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In South Sudan, Some Act Against Cholera, Others Stick to Old Habits

  • Mugume Davis Rwakaringi

A child is treated for cholera in South Sudan. Malnourishment resulting from the ongoing crisis in the country has left children even more vulnerable to the disease, which has killed 37 people as of June 18, 2014.

A child is treated for cholera in South Sudan. Malnourishment resulting from the ongoing crisis in the country has left children even more vulnerable to the disease, which has killed 37 people as of June 18, 2014.

Some residents of the South Sudanese capital are heeding the call of health officials and taking extra measures to fight cholera as the number of cases of the diarrheal disease continues to rise.

But others are ignoring messages from health officials and continue as before -- not washing their hands and not treating the water they drink.

Asumpta Talata is one of the people who are listening to health officials' warnings about cholera. She wakes up early every day to buy water from the tanker trucks that ply the streets of Juba, paying 5 South Sudanese pounds for a plastic 100-liter container of water -- enough for her family of six.

Since the cholera outbreak was first declared in mid-May, Asumpta says she has been purifying the water she buys, just to be doubly sure that it is safe.

“When I get water from those people who are selling it, I first put aside drinking water in a pot and I mix it with chlorine so that the water can become clean and to avoid diseases like cholera,” she says.

Asumpta then pours the purified water into bottles for her two young daughters to take to school. A nurse at a Doctors Without Borders cholera treatment center in Gudele, near Juba, inserts an intravenous drip to a woman infected by the diarrheal disease. The number of cases of cholera has risen steadily since the Health Ministry declared an outbreak

A nurse at a Doctors Without Borders cholera treatment center in Gudele, near Juba, inserts an intravenous drip to a woman infected by the diarrheal disease. The number of cases of cholera has risen steadily since the Health Ministry declared an outbreak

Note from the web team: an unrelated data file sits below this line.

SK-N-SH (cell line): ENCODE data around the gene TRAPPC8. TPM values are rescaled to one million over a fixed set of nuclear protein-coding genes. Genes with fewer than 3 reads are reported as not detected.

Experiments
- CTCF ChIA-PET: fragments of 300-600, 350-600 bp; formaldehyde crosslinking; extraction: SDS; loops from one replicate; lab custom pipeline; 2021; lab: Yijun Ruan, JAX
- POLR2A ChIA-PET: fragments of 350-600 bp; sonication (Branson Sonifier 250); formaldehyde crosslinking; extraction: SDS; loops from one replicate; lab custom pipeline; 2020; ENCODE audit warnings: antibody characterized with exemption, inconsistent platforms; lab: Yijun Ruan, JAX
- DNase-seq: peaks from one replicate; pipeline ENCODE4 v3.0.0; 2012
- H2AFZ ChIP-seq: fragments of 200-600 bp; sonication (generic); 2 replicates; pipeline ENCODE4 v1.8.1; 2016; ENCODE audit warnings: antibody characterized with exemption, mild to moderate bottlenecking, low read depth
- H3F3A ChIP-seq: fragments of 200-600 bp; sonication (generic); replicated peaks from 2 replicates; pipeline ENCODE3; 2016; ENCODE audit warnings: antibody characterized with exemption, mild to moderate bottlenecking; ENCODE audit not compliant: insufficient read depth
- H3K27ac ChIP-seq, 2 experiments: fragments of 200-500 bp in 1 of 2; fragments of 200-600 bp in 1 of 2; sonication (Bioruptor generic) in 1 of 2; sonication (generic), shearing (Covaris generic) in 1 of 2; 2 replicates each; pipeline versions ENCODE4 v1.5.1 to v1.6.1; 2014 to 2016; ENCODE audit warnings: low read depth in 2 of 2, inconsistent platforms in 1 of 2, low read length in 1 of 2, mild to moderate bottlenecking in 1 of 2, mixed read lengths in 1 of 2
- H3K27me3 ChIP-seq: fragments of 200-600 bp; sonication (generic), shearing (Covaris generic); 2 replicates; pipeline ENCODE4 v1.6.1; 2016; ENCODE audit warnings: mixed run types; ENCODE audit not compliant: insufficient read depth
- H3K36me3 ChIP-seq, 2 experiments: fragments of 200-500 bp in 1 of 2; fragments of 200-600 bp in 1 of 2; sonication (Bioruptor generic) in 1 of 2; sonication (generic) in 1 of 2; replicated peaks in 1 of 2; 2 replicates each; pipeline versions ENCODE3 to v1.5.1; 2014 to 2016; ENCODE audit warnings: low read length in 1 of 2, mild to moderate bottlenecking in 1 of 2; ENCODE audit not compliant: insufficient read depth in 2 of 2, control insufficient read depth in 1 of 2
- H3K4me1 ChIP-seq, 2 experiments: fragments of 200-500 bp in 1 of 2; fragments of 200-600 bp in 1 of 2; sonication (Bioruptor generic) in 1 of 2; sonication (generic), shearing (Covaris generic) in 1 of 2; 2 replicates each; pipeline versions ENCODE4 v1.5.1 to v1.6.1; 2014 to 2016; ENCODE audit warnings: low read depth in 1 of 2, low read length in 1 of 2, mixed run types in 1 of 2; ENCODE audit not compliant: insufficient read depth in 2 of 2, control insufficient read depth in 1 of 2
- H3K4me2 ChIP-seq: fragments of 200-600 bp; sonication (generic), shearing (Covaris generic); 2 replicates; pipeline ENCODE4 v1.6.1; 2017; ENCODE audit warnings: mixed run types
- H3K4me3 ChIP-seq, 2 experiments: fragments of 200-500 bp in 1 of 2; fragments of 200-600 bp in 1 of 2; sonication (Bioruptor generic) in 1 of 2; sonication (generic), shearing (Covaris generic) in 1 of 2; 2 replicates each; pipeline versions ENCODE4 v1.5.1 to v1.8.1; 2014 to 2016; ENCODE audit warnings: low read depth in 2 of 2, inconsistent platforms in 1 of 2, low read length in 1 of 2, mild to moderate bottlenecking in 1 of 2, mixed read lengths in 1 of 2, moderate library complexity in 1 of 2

Her neighbor, Flora Keji, says she heard about the cholera outbreak on radio and television but did not take the message seriously until a month ago, when her aunt came down with the disease and was rushed to Juba Teaching Hospital.

Since then, Keji, who works in a small barbershop, has been very careful about her personal hygiene and that of her family. She even washes her hands after touching her clients' hair.

Every evening, before the family sits down to share food from the same big tray, as is the custom in South Sudan, she makes sure that everyone has washed their hands.

Boda boda rider James Malish also tells members of his family to wash their hands thoroughly with soap and water before they eat and after using the toilet. Like Keji, he worries about many people eating from the same bowl.

"When you eat with someone who doesn’t wash their hands, of course you will be affected because your food is going to get contaminated," he says.

Cholera is caused by a bacterium found in contaminated water or food. Large outbreaks are often related to fecal contamination of water supplies or street vended foods, according to the U.S. Center for Disease Control and Prevention.

The outbreak in Juba has already impacted food stalls, many of which have shut down in recent weeks.

Very quickly after the outbreak was declared on May 15, the Ministry of Health developed a cholera response plan and established a Cholera Response Task Force, which coordinates both health and Water, Sanitation and Hygiene (WASH) activities.

Among other activities, the Task Force coordinates public health education and awareness activities. Its WASH program has been promoting hand washing, proper disposal of solid and liquid waste, and household water chlorination. Children wash their hands in Juba, South Sudan, during a campaign in October 2013 to promote the habit.

Children wash their hands in Juba, South Sudan, during a campaign in October 2013 to promote the habit.


People like Asumpta, Keji and Malish are heeding the health messages put out by the authorities. But Dr. Lul Riek, director of the Task Force, says that in spite of the massive information campaign launched by the Health Ministry, some South Sudanese still drink untreated water or fail to wash their hands before meals or after using the toilet.

“When we tell them to wash their hands before you prepare your food or before you eat, some people keep forgetting," he said. "They are in a hurry, they want to just eat, they don’t want to wash their hands. It's a problem."

The World Health Organization (WHO) says another problem hampering the fight against the diarrheal illness is that some people in Juba still defecate in the open.

Thirty-seven people have died of cholera so far in Juba, and WHO says more than 1,700 cases have been reported, including 50 among internally displaced persons sheltering in a UN camp.

The Health Ministry and NGOs have opened six cholera treatment centers in and around Juba to tackle the outbreak, and Riek says Juba residents are being provided with free chlorine tablets by the ministry.

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